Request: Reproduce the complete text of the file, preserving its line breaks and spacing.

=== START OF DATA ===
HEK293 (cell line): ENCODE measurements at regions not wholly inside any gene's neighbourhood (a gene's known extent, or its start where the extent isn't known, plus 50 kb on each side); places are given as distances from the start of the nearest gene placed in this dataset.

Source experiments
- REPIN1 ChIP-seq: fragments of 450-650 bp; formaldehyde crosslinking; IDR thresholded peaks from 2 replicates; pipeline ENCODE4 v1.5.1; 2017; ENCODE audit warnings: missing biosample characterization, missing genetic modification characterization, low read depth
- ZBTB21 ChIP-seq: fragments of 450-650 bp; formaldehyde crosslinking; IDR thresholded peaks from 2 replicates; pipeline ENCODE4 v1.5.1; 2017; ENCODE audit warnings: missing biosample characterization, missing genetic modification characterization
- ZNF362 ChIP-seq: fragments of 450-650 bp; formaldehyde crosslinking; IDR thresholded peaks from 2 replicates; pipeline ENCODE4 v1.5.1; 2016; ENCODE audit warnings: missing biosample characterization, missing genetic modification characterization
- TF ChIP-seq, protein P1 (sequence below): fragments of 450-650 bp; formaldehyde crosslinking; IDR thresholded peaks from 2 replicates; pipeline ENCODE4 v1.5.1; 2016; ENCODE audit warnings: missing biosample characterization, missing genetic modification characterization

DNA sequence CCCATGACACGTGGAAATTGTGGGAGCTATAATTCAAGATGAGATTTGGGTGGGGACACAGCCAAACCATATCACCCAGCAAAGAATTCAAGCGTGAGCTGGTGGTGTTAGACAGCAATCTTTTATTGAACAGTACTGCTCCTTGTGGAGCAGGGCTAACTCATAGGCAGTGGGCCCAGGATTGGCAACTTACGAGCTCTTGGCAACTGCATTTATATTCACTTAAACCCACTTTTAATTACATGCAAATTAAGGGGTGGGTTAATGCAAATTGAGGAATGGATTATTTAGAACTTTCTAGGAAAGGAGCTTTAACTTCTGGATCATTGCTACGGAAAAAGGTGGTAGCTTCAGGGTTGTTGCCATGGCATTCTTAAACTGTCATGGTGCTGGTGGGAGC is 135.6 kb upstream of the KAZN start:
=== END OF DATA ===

HEK293 (cell line): ENCODE measurements at regions not wholly inside any gene's neighbourhood (a gene's known extent, or its start where the extent isn't known, plus 50 kb on each side); places are given as distances from the start of the nearest gene placed in this dataset.

Source experiments
- REPIN1 ChIP-seq: fragments of 450-650 bp; formaldehyde crosslinking; IDR thresholded peaks from 2 replicates; pipeline ENCODE4 v1.5.1; 2017; ENCODE audit warnings: missing biosample characterization, missing genetic modification characterization, low read depth
- ZBTB21 ChIP-seq: fragments of 450-650 bp; formaldehyde crosslinking; IDR thresholded peaks from 2 replicates; pipeline ENCODE4 v1.5.1; 2017; ENCODE audit warnings: missing biosample characterization, missing genetic modification characterization
- ZNF362 ChIP-seq: fragments of 450-650 bp; formaldehyde crosslinking; IDR thresholded peaks from 2 replicates; pipeline ENCODE4 v1.5.1; 2016; ENCODE audit warnings: missing biosample characterization, missing genetic modification characterization
- TF ChIP-seq, protein P1 (sequence below): fragments of 450-650 bp; formaldehyde crosslinking; IDR thresholded peaks from 2 replicates; pipeline ENCODE4 v1.5.1; 2016; ENCODE audit warnings: missing biosample characterization, missing genetic modification characterization

DNA sequence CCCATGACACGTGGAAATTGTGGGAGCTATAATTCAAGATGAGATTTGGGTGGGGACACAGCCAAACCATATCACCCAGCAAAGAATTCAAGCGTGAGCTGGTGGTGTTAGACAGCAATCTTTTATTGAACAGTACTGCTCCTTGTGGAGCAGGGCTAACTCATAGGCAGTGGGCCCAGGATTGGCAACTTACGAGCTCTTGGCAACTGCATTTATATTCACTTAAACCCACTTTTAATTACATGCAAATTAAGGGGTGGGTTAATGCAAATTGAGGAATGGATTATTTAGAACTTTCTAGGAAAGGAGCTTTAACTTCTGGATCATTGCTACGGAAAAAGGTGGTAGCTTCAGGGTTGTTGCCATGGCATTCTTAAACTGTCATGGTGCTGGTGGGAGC is 135.6 kb upstream of the KAZN start: